Church members must be led through a successful roll out of new technology, whether a church website or a church management system. Learn how I got it wrong and how you can avoid my mistakes.
Whether you’ve invested in a church website or you’re thinking about doing so, the problem that many church communicators encounter is the problem of buy in. Many communicators can tell horror stories of technology launches gone wrong. I’m no exception.
How I bombed my first technology launch.
When I first became the executive pastor of The Gathering Church in Ashe County, NC, I was faced with a communication problem. Our church was a small but growing church plant, and communications needs started growing beyond the typical “reply all to the email” method of sharing news and planning events.
As I looked into options, I decided that Realm from ACS Technologies would be a good match for a church of our size. It was inexpensive, enabled communication between members and groups, and added functionality like tracking contributions and enabling online giving.
We signed up for the platform, imported our church database, set up our groups, created a training document, and planned to launch the platform at our next congregational meeting.
The day of the meeting arrived and I confidently took the stage to walk people through the features of the platform and show them how to get started with interacting with one another on Realm.
As I gave our people the tour, I started to hear comments from people in the congregation.
“How is this better than email?” “I need to sign up for something else? I already have ten things to sign into. I don’t need another.” “I’m not using that.”
Our Realm rollout was an epic fail. I walked away from that meeting frustrated and discouraged and decided that I would never try to roll out an idea like that again.
Where did our roll out go wrong?
Reflecting on the roll out over the following months, I identified several areas where I could have done a better job rolling out the tool.
- As a new leader, did I have the leadership influence to successfully launch a new initiative?
- Had I properly cast vision for why using Realm would be important, and how it would make our members’ lives better?
- Did we even need it? Was there a compelling need for using the tool at that stage of our congregation?
Here are some ways that we have gotten through some of the push back and have since gotten our congregation active in using Realm.
1. Make sure that you have the influence to launch a digital initiative.
If you are a new leader in your church, you may not have the clout to lead people through such a transition. You may need to rely on a leader who has been serving the congregation longer than you have and who has built the trust that you need, but you’re still building.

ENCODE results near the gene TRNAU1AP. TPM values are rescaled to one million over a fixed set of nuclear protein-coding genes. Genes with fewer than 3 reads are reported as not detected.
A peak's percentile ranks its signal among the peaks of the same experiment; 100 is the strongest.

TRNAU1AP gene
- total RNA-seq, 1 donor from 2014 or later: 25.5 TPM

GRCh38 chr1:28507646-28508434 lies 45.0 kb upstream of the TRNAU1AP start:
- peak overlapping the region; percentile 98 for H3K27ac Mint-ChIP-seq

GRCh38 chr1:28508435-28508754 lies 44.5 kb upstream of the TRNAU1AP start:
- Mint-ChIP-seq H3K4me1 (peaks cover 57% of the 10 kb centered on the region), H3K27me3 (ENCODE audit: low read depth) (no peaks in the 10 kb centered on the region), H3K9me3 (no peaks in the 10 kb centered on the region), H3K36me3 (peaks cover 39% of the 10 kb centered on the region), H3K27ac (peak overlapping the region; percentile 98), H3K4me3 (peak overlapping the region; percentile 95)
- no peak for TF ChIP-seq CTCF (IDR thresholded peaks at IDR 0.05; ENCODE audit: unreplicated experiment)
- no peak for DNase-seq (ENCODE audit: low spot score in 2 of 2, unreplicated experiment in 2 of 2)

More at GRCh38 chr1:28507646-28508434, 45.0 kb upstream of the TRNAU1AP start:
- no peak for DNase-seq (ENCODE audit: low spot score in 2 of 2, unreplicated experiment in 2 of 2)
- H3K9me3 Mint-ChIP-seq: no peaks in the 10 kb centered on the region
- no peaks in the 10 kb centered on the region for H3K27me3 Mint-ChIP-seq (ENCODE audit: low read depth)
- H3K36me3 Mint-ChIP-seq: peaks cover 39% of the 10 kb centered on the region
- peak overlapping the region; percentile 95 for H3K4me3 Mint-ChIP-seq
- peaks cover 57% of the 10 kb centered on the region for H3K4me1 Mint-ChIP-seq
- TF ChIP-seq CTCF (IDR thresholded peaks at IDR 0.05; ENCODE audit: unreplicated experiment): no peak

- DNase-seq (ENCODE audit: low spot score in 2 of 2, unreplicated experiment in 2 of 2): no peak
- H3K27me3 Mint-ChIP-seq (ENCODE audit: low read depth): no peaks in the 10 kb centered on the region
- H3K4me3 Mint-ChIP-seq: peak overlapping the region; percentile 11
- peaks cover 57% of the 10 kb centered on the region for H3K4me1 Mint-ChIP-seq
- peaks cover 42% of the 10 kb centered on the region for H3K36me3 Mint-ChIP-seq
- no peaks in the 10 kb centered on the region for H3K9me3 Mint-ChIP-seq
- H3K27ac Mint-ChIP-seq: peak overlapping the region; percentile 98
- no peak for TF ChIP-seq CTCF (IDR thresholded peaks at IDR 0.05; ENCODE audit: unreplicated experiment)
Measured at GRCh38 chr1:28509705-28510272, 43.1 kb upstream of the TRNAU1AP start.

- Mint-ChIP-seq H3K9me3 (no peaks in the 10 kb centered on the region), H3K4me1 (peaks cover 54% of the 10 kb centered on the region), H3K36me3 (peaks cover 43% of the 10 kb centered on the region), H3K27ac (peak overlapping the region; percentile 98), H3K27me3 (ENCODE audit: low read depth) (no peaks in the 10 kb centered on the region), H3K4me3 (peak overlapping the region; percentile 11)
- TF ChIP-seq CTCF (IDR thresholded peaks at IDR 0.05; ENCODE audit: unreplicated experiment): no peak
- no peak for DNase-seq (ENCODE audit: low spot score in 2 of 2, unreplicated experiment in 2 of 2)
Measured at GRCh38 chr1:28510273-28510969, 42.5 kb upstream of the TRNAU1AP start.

2. Clearly demonstrate how the new tool will make your members’ lives better.
I didn’t demonstrate how Realm would make our people’s lives better. Their comments demonstrated that they didn’t see the tool as a great enough improvement over their existing communication tools to warrant the change. Why switch to Realm when they can continue using email or Facebook to communicate and coordinate events?
As the leader, you may see the need coming in the future as your church grows, but your people aren’t thinking six months down the road; they’re more concerned with today. Help your congregation navigate the need and emphasize how the tool will be genuinely better than the way that they are doing it now.
Will it save time? Eliminate confusion? Streamline processes?
3. Give your members a good reason to use the new tool.
People generally don’t like to make change until it is absolutely necessary. Take advantage of that tendency and make it necessary for them to use your new tool.
The way that we handled this in our congregation was to train our leaders to make resources available exclusively through Realm. Need a study guide for your current small group lesson? Find it on our Realm group. Looking for your annual giving statements? Find them on Realm.
By making it necessary for people to use the platform to find what they need and being consistent in doing so, you train your people to use the tool and encourage engagement.
How have you navigated a challenging technology roll out?
What challenges have you encountered? How did you overcome them? Weigh in using the comments below.